In addition to its AMI service, the MB-326 was also employed in a civilian capacity within Italy. National flag carrier Alitalia placed an order for four trainer-configured aircraft, designated as the "D" version; these were expressly demilitarized and equipped with specialised instrumentation in order to train the airliner's pilots in preparation for the arrival of the new generation of jetliners that were being procured by the airliner.

Neither the "A" and "C" models of the MB-326 would ever be realized. The "A" variant had been intended to be operated as a light attack aircraft, armed with a pair of 7.62 mm machine guns which were to be installed upon the aircraft's nose. While none were originally built, a number of MB-326s were later referred to by the "A" designation, however, this was meant to indicate that these had been provisioned with a Marconi-built AD-370 automatic direction finder (ADF). The "C" version was envisioned as being provisioned with a nose-mounted North American Search And Ranging Radar (NASARR) unit and other electronic equipment in order to be used for the training of AMI F-104 pilots,[7] however, this variant only appeared as a mock-up.

Australia

A7-043 (MB-326H) at the RAAF Base Wagga in Australia.

The Royal Australian Air Force (RAAF) used the MB-326H as a jet trainer. A total of 97 were ordered: 12 were delivered by Macchi, 18 assembled from kits in Australia, and another 67 were built by the Commonwealth Aircraft Corporation and Hawker Aircraft with the designation CA-30.[13] They were essentially similar to the MB-326G but with improved avionics. The RAAF's aerobatic team, The Roulettes, flew the MB-326H from December 1970 until 1989. RAAF pilot training until 1975 consisted of 60 hours pre-selection on CAC Winjeels (from 1975 onwards the PAC CT/4 Airtrainer, aka Plastic Parrot), 150 hours medium and another 75 hours advanced training on MB-326H, before finally progressing to the Mirage IIIOD.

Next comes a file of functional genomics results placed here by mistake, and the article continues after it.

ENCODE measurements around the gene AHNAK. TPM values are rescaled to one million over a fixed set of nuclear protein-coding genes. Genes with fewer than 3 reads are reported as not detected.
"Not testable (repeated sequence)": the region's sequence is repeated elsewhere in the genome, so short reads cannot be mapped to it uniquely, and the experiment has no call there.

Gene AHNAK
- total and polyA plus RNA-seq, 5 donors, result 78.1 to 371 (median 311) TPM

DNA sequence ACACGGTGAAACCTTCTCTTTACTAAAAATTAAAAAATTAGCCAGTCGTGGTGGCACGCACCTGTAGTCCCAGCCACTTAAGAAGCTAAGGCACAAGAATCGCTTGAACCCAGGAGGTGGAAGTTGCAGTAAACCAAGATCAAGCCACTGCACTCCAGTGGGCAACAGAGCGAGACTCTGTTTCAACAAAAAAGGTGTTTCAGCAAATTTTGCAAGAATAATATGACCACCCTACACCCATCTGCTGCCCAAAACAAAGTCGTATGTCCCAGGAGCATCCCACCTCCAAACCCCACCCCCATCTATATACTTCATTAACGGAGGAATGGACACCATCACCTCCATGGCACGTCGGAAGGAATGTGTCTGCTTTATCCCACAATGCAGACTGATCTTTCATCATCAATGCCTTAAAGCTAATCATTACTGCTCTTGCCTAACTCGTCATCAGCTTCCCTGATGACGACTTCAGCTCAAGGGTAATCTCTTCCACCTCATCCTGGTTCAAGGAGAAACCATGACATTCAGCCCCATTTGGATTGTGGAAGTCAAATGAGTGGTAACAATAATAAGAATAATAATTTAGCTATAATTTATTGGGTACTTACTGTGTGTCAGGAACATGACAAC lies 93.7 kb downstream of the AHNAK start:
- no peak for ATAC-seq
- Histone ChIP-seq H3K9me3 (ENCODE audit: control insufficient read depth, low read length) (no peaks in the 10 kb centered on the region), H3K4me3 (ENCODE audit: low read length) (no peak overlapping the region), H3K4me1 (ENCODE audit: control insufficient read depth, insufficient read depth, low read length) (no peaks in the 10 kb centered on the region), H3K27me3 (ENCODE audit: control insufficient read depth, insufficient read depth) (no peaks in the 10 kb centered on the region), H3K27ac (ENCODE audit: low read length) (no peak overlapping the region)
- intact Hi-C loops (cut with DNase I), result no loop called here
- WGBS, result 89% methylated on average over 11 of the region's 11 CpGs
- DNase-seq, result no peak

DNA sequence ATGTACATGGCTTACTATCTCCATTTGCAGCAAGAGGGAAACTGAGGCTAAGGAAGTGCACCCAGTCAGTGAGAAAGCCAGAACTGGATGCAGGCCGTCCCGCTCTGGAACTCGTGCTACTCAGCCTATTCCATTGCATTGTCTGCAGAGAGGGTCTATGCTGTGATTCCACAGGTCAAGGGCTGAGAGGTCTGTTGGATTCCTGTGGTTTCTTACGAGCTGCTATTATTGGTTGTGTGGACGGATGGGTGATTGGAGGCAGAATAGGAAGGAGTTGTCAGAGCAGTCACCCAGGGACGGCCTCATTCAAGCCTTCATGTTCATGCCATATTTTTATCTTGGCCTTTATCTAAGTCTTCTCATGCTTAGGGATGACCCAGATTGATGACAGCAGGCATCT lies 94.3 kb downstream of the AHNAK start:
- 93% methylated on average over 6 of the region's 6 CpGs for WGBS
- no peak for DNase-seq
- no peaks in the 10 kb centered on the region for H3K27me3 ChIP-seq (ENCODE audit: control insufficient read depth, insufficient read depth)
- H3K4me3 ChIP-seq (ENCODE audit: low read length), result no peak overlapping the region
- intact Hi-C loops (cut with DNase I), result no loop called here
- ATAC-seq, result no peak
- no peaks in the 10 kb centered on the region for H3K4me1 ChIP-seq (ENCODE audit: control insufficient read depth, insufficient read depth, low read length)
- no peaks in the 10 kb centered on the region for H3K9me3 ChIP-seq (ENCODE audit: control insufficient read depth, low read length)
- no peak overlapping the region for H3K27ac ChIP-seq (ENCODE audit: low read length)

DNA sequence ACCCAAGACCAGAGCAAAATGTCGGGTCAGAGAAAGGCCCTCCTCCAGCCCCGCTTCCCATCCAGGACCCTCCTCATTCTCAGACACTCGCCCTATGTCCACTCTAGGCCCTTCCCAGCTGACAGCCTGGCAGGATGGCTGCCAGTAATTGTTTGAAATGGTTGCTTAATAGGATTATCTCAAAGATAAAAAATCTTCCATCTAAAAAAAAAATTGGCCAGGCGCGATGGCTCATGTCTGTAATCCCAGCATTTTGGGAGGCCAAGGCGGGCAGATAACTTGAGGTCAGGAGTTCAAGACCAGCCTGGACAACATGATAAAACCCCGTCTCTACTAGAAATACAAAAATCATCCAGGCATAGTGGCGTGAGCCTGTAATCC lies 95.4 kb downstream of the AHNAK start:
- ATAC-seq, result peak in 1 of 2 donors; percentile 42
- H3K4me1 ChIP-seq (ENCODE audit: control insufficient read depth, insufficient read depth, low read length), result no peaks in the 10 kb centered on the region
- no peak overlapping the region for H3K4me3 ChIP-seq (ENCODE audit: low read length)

Although widely liked for its excellent handling and well-suited to its task, the service career of the MB-326 was cut short because of structural fatigue problems. The Australian fleet, for example, had a life of type extension program in the 1980s and were then re-winged in the early 1990s after a fatigue-related crash. Even so, the MB-326 was supplemented by new Pilatus PC-9 trainers to reduce flying hours, and the last examples had been withdrawn by 2001 when they were replaced by the Hawk 127.[14]

Brazil

This section needs expansion. You can help by adding to it. (October 2017)
Brazilian MB-326.

Brazil was the main customer for the MB-326, in 1970 ordering two prototypes and 166 MB-326GCs, called the AT-26 Xavante. It was produced under license by Embraer with a further six for Togo and 10 for Paraguay.

The aircraft was important also for two developments: from the MB.326K the MB.326L was produced, this was the direct ancestor of the Aermacchi MB.339. With license-building in Brazil, the MB.326 opened the field to further collaborations, leading to the AMX. Neither the MB.339 nor the AMX were as successful as the MB.326, but this machine was capable of further steps in technology and commerce.

South Africa

South Africa obtained a license to produce the MB-326M (similar to the 'G' model), as the Impala Mk I in 1964 with production starting in 1966.[15] It received 40 Italian-built aircraft followed by about 125 built locally by the Atlas Aircraft Corporation,[16] using them both as trainers and in an armed configuration. Seven examples of the MB-326K were also bought as light attack aircraft, with a further 15 assembled from kits,[17] while around 78 were license-produced and known as the Impala Mk II.[4] Licence production of the single seat version began in 1974.[15] The Impala Mk II, locally manufactured and equipped with French armament, was also advanced with a South African ECM suite.